Deep South

The Deep South is a cultural and geographic subregion in the Southern United States. The term was first used to describe the states most dependent on plantations and chattel slavery during the early period of United States history. The region suffered economic hardship after the American Civil War and was a major site of racial tension during and after the Reconstruction era. State governments enshrined white supremacy as a guiding principle and worked to deny political rights and economic opportunities to black citizens, partly through Jim Crow laws. The Civil Rights Movement ushered in a new era, sometimes referred to as the New South. Before 1945, the Deep South was often referred to as the Cotton States, since cotton was the primary cash crop for economic production. [1] [2]


Deep South

The Deep South is a cultural and geographic subregion in the Southern United States. The term was first used to describe the states most dependent on plantations and chattel slavery during the early period of United States history. The region suffered economic hardship after the American Civil War and was a major site of racial tension during and after the Reconstruction era. State governments enshrined white supremacy as a guiding principle and worked to deny political rights and economic opportunities to black citizens, partly through Jim Crow laws. The Civil Rights Movement ushered in a new era, sometimes referred to as the New South. Before 1945, the Deep South was often referred to as the Cotton States, since cotton was the primary cash crop for economic production. [1] [2]


Deep South

The Deep South is a cultural and geographic subregion in the Southern United States. The term was first used to describe the states most dependent on plantations and chattel slavery during the early period of United States history. The region suffered economic hardship after the American Civil War and was a major site of racial tension during and after the Reconstruction era. State governments enshrined white supremacy as a guiding principle and worked to deny political rights and economic opportunities to black citizens, partly through Jim Crow laws. The Civil Rights Movement ushered in a new era, sometimes referred to as the New South. Before 1945, the Deep South was often referred to as the Cotton States, since cotton was the primary cash crop for economic production. [1] [2]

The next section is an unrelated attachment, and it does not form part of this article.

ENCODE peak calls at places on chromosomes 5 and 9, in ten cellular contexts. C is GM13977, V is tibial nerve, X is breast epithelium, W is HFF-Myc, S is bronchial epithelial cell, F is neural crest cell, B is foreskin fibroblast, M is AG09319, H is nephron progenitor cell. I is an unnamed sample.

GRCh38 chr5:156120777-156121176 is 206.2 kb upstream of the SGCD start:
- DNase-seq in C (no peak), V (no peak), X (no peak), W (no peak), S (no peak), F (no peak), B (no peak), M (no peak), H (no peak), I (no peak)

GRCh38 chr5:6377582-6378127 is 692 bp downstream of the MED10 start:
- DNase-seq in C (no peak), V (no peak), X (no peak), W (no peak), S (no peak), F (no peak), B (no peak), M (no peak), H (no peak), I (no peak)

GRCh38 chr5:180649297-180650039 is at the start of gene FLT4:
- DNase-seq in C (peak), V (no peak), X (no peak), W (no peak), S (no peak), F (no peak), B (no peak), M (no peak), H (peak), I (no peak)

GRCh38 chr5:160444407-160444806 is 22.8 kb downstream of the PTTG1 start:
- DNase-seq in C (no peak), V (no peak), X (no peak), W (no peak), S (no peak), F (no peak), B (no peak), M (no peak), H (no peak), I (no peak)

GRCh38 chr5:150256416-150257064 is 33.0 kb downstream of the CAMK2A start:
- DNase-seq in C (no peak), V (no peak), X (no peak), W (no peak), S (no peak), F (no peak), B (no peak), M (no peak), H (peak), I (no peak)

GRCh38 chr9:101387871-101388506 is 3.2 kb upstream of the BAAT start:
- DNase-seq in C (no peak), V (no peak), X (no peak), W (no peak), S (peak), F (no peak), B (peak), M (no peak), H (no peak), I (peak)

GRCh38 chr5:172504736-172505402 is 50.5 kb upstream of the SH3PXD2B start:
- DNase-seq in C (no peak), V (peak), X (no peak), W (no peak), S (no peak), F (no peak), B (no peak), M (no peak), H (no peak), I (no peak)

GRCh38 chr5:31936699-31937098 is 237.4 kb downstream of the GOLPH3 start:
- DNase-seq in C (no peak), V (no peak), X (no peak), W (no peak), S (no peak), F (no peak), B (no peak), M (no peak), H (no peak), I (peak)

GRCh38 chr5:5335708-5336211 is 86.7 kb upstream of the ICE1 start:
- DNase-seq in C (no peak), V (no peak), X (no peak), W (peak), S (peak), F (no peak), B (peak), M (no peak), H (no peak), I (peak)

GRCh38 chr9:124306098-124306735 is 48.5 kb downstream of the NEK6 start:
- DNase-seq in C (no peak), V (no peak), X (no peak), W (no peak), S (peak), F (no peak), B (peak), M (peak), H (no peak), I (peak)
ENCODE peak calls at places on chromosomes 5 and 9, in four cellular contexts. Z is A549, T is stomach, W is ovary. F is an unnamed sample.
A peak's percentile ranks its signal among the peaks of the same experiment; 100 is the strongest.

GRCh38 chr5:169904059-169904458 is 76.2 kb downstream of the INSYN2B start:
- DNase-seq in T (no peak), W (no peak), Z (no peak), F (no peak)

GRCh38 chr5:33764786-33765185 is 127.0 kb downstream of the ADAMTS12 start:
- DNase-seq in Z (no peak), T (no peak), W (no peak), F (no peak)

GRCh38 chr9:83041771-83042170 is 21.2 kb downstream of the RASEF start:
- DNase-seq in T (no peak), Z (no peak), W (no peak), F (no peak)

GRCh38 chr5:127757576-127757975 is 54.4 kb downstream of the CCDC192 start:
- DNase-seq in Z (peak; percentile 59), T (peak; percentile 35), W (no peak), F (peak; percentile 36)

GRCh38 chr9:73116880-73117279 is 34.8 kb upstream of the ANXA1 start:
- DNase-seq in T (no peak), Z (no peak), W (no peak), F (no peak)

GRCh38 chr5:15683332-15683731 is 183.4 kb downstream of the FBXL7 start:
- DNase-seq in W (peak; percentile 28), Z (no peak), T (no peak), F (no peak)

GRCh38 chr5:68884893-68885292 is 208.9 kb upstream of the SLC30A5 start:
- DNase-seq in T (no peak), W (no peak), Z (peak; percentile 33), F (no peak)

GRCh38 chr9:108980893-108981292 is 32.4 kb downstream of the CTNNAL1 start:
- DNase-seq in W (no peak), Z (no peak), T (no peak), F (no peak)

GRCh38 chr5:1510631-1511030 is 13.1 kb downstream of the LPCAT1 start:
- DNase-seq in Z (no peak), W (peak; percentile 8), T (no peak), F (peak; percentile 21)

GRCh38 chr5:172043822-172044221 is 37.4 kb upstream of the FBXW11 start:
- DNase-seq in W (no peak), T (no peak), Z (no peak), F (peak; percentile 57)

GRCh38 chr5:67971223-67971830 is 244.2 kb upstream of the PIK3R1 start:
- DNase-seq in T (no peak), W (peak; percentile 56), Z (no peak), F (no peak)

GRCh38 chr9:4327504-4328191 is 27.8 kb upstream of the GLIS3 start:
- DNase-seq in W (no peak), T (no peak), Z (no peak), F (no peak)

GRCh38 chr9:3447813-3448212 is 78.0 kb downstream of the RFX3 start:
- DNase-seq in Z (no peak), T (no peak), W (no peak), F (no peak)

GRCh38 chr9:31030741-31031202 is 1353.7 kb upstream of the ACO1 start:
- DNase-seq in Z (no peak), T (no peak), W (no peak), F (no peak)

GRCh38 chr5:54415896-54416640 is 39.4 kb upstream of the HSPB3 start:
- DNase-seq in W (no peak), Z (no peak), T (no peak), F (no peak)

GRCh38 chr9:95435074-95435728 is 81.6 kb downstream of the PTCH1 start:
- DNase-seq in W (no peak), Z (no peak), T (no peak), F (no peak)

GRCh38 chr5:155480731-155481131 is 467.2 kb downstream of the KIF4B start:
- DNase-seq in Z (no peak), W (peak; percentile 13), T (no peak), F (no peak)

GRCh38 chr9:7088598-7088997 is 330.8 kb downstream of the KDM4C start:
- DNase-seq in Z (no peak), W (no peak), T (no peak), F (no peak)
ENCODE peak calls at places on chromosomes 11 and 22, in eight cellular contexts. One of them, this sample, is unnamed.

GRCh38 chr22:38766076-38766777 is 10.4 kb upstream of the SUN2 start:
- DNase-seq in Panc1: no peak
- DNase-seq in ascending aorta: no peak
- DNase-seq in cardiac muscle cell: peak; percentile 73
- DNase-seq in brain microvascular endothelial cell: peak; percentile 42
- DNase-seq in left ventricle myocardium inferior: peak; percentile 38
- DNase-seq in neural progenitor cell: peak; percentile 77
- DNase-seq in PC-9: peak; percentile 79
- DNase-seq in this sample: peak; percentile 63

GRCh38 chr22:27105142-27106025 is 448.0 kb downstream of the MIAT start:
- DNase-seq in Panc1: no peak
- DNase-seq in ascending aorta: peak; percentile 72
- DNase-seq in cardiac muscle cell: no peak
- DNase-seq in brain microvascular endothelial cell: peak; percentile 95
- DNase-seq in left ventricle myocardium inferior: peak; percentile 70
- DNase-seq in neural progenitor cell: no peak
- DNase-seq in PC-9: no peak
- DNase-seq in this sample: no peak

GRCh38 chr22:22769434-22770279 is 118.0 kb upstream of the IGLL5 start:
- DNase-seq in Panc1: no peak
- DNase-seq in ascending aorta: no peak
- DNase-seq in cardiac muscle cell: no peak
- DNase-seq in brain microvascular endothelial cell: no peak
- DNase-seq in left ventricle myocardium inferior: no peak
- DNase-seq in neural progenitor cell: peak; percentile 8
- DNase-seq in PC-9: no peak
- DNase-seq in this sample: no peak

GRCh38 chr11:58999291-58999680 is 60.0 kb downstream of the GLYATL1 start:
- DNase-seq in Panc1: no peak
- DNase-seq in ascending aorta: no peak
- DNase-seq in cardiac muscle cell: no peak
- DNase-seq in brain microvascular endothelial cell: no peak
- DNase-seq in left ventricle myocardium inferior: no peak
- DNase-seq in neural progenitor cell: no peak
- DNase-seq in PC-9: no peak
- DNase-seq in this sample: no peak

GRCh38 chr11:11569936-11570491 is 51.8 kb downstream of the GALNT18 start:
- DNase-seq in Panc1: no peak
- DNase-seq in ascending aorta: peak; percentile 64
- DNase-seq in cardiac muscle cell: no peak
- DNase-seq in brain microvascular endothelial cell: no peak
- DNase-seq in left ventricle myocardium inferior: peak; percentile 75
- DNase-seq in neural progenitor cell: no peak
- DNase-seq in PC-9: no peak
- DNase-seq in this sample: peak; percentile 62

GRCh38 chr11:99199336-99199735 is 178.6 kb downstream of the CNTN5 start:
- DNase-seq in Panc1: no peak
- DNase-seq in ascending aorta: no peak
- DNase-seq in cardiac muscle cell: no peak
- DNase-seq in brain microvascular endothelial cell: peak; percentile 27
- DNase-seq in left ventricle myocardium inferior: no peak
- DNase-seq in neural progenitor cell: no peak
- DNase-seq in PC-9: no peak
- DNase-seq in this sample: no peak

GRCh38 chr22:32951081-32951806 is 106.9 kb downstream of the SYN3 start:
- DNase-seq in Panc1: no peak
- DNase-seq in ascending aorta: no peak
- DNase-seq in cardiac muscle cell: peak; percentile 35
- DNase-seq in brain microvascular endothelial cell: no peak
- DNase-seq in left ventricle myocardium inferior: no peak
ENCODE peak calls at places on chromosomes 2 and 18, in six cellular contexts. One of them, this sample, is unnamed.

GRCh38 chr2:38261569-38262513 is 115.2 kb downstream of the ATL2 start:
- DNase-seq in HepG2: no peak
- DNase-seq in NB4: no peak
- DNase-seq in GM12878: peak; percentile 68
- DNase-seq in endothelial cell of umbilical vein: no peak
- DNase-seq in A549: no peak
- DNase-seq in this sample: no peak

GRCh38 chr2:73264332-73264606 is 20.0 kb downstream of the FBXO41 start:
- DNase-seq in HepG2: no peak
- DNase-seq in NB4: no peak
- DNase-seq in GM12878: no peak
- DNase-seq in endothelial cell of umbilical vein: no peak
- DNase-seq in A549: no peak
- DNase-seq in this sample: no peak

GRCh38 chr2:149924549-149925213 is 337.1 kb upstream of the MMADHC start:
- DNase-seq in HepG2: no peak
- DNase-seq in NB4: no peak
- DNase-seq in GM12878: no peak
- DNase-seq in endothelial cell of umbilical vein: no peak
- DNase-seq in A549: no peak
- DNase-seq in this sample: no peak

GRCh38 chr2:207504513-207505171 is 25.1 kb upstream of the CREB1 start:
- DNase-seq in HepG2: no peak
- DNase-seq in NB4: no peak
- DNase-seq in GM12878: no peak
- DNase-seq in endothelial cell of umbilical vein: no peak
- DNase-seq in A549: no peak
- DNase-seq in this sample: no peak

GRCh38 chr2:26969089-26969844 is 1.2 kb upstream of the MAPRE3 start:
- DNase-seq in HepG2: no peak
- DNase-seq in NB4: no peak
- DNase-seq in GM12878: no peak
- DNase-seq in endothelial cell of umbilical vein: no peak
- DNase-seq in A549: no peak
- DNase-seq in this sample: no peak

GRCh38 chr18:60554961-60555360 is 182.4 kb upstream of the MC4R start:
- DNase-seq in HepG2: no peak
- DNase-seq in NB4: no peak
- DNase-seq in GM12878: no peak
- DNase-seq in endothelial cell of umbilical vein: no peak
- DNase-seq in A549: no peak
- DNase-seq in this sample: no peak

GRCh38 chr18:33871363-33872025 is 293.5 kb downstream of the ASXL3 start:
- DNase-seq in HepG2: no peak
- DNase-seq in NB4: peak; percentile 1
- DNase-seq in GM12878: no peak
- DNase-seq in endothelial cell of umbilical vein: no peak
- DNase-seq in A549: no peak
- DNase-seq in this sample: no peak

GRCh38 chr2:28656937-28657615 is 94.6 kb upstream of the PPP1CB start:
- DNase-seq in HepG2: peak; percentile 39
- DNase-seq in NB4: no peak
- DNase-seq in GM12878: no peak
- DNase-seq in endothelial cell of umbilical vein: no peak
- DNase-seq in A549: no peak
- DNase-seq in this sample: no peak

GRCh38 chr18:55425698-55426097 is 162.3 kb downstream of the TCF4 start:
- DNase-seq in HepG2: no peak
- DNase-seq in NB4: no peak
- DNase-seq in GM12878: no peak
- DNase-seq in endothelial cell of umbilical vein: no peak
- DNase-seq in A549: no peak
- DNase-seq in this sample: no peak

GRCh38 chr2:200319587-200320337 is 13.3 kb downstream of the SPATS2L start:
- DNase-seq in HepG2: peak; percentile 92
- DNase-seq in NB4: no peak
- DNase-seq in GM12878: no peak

Deep South

The Deep South is a cultural and geographic subregion in the Southern United States. The term was first used to describe the states most dependent on plantations and chattel slavery during the early period of United States history. The region suffered economic hardship after the American Civil War and was a major site of racial tension during and after the Reconstruction era. State governments enshrined white supremacy as a guiding principle and worked to deny political rights and economic opportunities to black citizens, partly through Jim Crow laws. The Civil Rights Movement ushered in a new era, sometimes referred to as the New South. Before 1945, the Deep South was often referred to as the Cotton States, since cotton was the primary cash crop for economic production. [1] [2]


Deep South